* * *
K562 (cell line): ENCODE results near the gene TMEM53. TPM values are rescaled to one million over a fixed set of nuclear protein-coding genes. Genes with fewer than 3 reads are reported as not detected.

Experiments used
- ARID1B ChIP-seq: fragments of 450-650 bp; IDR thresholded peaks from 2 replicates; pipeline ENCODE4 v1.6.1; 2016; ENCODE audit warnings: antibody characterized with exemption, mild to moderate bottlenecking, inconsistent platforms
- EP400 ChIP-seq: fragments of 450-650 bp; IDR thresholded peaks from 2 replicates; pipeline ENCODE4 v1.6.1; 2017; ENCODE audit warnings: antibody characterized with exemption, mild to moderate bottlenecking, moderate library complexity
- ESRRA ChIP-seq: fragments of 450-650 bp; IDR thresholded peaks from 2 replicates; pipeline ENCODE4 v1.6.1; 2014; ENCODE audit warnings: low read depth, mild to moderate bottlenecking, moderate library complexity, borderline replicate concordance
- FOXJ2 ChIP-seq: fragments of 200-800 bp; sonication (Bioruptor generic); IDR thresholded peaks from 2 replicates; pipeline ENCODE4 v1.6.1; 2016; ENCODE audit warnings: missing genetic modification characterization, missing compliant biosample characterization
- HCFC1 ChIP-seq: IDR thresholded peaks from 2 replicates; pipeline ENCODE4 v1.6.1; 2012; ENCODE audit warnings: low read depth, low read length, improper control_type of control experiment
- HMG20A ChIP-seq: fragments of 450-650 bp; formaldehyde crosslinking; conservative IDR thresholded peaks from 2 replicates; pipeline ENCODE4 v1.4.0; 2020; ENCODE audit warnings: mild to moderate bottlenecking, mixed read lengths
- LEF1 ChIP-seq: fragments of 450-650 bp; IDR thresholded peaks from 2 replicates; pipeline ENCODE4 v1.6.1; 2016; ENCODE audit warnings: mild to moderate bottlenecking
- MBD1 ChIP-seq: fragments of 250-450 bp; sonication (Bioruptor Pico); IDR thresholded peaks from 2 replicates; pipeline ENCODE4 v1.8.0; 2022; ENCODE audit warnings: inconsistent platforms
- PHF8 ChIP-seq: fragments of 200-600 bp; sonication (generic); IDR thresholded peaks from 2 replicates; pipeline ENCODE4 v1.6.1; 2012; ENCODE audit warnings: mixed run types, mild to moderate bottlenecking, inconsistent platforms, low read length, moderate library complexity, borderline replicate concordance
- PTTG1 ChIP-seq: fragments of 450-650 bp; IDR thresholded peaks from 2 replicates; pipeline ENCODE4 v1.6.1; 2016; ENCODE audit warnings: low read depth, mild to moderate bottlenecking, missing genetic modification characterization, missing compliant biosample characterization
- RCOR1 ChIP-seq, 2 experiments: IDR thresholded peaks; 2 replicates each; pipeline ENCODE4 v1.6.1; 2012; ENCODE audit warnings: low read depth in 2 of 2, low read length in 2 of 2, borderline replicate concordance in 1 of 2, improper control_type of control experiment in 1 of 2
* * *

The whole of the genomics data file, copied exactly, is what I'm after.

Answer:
K562 (cell line): ENCODE results near the gene TMEM53. TPM values are rescaled to one million over a fixed set of nuclear protein-coding genes. Genes with fewer than 3 reads are reported as not detected.

Experiments used
- ARID1B ChIP-seq: fragments of 450-650 bp; IDR thresholded peaks from 2 replicates; pipeline ENCODE4 v1.6.1; 2016; ENCODE audit warnings: antibody characterized with exemption, mild to moderate bottlenecking, inconsistent platforms
- EP400 ChIP-seq: fragments of 450-650 bp; IDR thresholded peaks from 2 replicates; pipeline ENCODE4 v1.6.1; 2017; ENCODE audit warnings: antibody characterized with exemption, mild to moderate bottlenecking, moderate library complexity
- ESRRA ChIP-seq: fragments of 450-650 bp; IDR thresholded peaks from 2 replicates; pipeline ENCODE4 v1.6.1; 2014; ENCODE audit warnings: low read depth, mild to moderate bottlenecking, moderate library complexity, borderline replicate concordance
- FOXJ2 ChIP-seq: fragments of 200-800 bp; sonication (Bioruptor generic); IDR thresholded peaks from 2 replicates; pipeline ENCODE4 v1.6.1; 2016; ENCODE audit warnings: missing genetic modification characterization, missing compliant biosample characterization
- HCFC1 ChIP-seq: IDR thresholded peaks from 2 replicates; pipeline ENCODE4 v1.6.1; 2012; ENCODE audit warnings: low read depth, low read length, improper control_type of control experiment
- HMG20A ChIP-seq: fragments of 450-650 bp; formaldehyde crosslinking; conservative IDR thresholded peaks from 2 replicates; pipeline ENCODE4 v1.4.0; 2020; ENCODE audit warnings: mild to moderate bottlenecking, mixed read lengths
- LEF1 ChIP-seq: fragments of 450-650 bp; IDR thresholded peaks from 2 replicates; pipeline ENCODE4 v1.6.1; 2016; ENCODE audit warnings: mild to moderate bottlenecking
- MBD1 ChIP-seq: fragments of 250-450 bp; sonication (Bioruptor Pico); IDR thresholded peaks from 2 replicates; pipeline ENCODE4 v1.8.0; 2022; ENCODE audit warnings: inconsistent platforms
- PHF8 ChIP-seq: fragments of 200-600 bp; sonication (generic); IDR thresholded peaks from 2 replicates; pipeline ENCODE4 v1.6.1; 2012; ENCODE audit warnings: mixed run types, mild to moderate bottlenecking, inconsistent platforms, low read length, moderate library complexity, borderline replicate concordance
- PTTG1 ChIP-seq: fragments of 450-650 bp; IDR thresholded peaks from 2 replicates; pipeline ENCODE4 v1.6.1; 2016; ENCODE audit warnings: low read depth, mild to moderate bottlenecking, missing genetic modification characterization, missing compliant biosample characterization
- RCOR1 ChIP-seq, 2 experiments: IDR thresholded peaks; 2 replicates each; pipeline ENCODE4 v1.6.1; 2012; ENCODE audit warnings: low read depth in 2 of 2, low read length in 2 of 2, borderline replicate concordance in 1 of 2, improper control_type of control experiment in 1 of 2